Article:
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Oct 15, 2009

OSS # 175: Closet



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The Gay Guy, His Pride and The Closet


I found out that last October 11 was the National Coming Out Day. I find it funny that I learned about this from a closeted gay man who fears effeminate guys because they may lead to his untimely coming out.

When I came out, it wasn't because I was proud of myself being gay and that I needed to let the world know. There was just a need to express the truth and a need for acceptance but there was no sense of pride at all. I have pride--being a reliable employee, son, friend and lover but not so much as a gay guy.

I guess that could be one major reason why a lot of gay guys are closeted. They perceive no pride in being gay. Can you blame them? As a gay guy, can you actually say something good about the gay community you live in? That is if you think that there is a community. Most of the gay guys I met before have this sense of alienation.

That is maybe why online encounters works well with gay guys. They find ways to reach out to other gay guys without the higher risk of rejection compared to face-to-face situations. Even if guys successfully maneuvered during the ice-breaker phase, cynicism lurks. Will this be a sincere relationship (whether friendly or more) or will this just be another quickie?

You know how gay guys are, right? They tend to be exclusive and alienating--effems here, hunks there, cute to the right, shrimps to the left. They are self-involved bitchy queens. Who haven't met a gay guy putting down another gay guy? Have you read those (yes plural) gay blogs bashing whoever for the sake of fun? Gay guys are also perceived to be hedonistic. Sex and the gay lifestyle seems inseparable.

Gay guys like superficial beauty. Capitalist have discovered the power of pink money. Check where the gay guy's money go--the gym, the diet supplements, the fashionable wardrobe, the dermatologist, etc. With all these negative stereotype, how would you doubt that gay guys find it hard to find long lasting relationship? I was recently congratulated by a group of gay friends for keeping a partner for almost two years like it's a feat unheard of with gay guys.

The thing is, we (including myself) have been those at one time or another. I'm definitely exclusive and alienating. I'm not talking to you. I'm talking to him. If you have read some of my comments in other blogs you'll know that I can be bitchy. And I used to be a slut, in my own right. (It was a phase and I was told that everybody goes through that.) These are just some of the images associated with gay guys. Now I ask you, where's the pride in that?!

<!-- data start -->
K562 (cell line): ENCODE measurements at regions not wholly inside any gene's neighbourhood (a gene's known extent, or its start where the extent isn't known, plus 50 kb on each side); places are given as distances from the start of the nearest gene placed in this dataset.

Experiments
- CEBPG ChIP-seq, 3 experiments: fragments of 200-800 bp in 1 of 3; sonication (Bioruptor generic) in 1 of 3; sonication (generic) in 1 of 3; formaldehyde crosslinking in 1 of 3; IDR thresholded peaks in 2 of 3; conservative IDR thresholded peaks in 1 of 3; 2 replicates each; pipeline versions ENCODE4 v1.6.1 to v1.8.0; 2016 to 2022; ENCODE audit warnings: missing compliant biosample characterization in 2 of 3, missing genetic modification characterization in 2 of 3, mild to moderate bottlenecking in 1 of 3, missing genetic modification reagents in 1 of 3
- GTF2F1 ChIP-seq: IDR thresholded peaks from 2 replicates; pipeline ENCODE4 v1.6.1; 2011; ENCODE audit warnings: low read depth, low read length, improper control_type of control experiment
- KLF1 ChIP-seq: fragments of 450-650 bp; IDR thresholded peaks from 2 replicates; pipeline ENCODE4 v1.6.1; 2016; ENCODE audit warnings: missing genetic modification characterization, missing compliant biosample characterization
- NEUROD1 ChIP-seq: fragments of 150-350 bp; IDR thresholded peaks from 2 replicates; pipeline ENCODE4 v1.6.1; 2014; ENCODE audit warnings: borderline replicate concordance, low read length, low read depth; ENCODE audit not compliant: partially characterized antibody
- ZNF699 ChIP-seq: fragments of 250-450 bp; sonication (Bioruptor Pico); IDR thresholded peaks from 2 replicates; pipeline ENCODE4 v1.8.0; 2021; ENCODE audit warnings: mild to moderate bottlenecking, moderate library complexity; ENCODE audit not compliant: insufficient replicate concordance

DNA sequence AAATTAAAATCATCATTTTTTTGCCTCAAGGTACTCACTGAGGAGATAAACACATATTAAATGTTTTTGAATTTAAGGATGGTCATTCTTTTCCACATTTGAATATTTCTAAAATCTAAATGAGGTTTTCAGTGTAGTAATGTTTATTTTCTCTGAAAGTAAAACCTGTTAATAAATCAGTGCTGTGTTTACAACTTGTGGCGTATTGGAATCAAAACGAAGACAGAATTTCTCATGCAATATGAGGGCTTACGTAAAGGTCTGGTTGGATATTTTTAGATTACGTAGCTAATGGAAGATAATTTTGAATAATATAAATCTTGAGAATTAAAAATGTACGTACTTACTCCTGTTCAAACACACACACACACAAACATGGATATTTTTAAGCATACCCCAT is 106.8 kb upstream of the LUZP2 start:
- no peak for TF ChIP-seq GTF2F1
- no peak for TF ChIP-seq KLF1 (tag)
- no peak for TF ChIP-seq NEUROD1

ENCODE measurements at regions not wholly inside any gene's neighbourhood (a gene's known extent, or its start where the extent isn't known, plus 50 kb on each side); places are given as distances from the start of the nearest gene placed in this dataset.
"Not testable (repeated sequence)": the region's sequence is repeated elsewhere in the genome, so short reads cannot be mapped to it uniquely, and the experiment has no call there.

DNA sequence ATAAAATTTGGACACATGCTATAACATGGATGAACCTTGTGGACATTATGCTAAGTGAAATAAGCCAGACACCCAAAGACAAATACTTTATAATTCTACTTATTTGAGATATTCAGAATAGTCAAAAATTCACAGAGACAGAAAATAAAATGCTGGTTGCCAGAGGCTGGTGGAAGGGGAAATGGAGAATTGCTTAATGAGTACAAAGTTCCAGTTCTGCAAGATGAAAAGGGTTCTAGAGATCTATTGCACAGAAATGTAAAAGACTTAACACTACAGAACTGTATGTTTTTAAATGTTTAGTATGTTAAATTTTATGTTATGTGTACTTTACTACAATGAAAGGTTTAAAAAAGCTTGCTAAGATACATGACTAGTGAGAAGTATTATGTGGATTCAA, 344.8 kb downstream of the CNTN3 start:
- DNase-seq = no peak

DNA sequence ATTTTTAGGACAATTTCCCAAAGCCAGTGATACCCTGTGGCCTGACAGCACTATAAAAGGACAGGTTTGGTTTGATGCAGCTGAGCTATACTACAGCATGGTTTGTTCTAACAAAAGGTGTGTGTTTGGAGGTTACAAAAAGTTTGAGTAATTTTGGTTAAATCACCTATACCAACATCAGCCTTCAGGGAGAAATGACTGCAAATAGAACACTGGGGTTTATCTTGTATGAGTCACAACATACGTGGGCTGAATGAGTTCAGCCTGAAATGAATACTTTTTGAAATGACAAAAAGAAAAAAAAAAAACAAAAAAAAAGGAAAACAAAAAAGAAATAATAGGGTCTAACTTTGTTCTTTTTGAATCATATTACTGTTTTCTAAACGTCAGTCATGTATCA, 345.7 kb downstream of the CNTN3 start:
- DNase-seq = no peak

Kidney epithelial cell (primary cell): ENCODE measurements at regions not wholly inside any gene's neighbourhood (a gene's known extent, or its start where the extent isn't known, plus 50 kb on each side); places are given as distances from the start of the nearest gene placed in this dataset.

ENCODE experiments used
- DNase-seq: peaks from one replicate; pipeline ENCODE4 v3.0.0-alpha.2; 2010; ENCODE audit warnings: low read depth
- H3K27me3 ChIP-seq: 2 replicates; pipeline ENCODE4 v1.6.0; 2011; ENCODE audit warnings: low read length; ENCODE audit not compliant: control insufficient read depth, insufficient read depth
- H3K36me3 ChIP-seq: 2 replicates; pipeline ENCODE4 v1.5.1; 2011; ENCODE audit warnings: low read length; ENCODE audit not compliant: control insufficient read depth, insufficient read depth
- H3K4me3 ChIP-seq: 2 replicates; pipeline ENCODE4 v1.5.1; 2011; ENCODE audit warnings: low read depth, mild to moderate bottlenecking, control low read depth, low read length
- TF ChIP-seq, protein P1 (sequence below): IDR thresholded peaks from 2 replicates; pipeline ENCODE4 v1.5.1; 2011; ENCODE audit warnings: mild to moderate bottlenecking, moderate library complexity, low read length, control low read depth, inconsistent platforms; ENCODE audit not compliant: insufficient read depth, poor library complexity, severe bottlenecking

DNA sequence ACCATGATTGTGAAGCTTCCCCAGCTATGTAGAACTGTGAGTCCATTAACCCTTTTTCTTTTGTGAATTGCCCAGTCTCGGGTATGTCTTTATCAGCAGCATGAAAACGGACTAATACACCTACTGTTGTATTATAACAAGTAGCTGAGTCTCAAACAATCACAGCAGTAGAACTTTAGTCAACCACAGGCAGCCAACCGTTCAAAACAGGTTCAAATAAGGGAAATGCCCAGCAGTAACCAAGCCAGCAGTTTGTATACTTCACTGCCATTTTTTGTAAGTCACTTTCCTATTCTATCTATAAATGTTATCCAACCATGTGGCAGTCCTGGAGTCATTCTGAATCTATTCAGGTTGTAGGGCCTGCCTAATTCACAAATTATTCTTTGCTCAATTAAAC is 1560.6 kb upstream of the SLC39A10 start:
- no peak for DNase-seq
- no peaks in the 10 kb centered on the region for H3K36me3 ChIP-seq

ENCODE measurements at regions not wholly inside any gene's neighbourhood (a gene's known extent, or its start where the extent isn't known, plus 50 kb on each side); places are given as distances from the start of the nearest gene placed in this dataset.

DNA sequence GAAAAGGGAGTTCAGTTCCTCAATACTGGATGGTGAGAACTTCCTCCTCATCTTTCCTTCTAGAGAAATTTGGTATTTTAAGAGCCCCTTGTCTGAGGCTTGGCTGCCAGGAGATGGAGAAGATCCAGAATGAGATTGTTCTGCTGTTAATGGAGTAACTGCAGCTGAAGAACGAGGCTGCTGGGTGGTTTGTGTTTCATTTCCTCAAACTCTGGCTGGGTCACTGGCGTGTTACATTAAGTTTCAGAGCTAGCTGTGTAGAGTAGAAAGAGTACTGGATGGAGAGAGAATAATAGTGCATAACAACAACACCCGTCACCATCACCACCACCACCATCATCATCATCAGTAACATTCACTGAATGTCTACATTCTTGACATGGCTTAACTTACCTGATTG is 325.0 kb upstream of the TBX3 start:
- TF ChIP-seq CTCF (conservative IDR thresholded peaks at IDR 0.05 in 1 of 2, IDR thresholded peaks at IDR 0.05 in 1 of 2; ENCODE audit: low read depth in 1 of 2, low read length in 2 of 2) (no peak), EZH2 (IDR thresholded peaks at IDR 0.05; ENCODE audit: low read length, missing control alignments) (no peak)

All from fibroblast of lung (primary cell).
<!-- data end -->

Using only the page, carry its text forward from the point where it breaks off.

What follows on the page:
What are the positive traits of gay guys not found in straight guys? I asked this question to a friend. He said that gay guys are good with details. They work well in careers involving aesthetics, according to him. I can't help imagine the baklang parlorista or the gay fashion designer when he said that. I told him that there's a danger with this notion. Guys good in design or the arts may be labeled as gay when they are not. Or if you're gay, people might think you are only good in artistic fields but not in law, medicine or engineering. You may be boxed. So, I rejected that as a good notion about gay guys.

He further added that gay guys are resilient and adaptable, traits that are also common in most human beings, gay or straight, so those don't count. I was asking for traits unique to being gay.

I chat recently with this same friend who usually joins Pride marches. I asked him what is there to be proud about the gay community. He told me that Pride marches here in the Philippines are not seen as an expression of pride but more like a demonstration to demand for gay rights. He further explained that gay guys wanted to be treated in the same way as straight people.

If we wanted to be treated like the straight people, that wouldn't make us so different from them, right? Don't I need a special right, like how women, children and the cultural minorities are given special privileges? There is a difference between a gay guy and a straight guy, right? And won't this difference need a different treatment or set of rights?

But before anything else, do you know the difference? Do you know why one can be proud of being gay? Because if you don't, sorry...

6 comments:

citybuoy said...

a lot of interesting points here and i can't help but agree.

what i don't understand about all this equality stuff is.. if we are demanding to be treated like everyone else, shouldn't we be like everyone else? why should we be so different? i dunno. that's just me, i guess.

there are so many things with the gay scene in the philippines that can ruin you. but we learn to maneuver through its streets anyway. it's become a way of life. better a life in chaos than no life at all.

Niel Camhalla said...

Thanks for the comment Nyl although this is one of those entries I hope somebody would disagree with me in the points I raised. :)

Victor Gregor said...

Everyone deserves to be free to choose and to be respected for his/her choice. This should be true for both heterosexuals and homosexuals. We are not like everyone else, but we do deserve the same freedoms given to everyone else.

Niel Camhalla said...

I see, like the same freedom to marry the opposite sex. Hehehe.

engel said...

How could anyone disagree when the points you've raised are true and makes sense.

katcarneo said...

I tried thinking of the unique positive traits of gay guys I've known, and there wasn't anything that I can point to. That's because each person has something good about him as an individual, that sexual orientation has nothing to do with.

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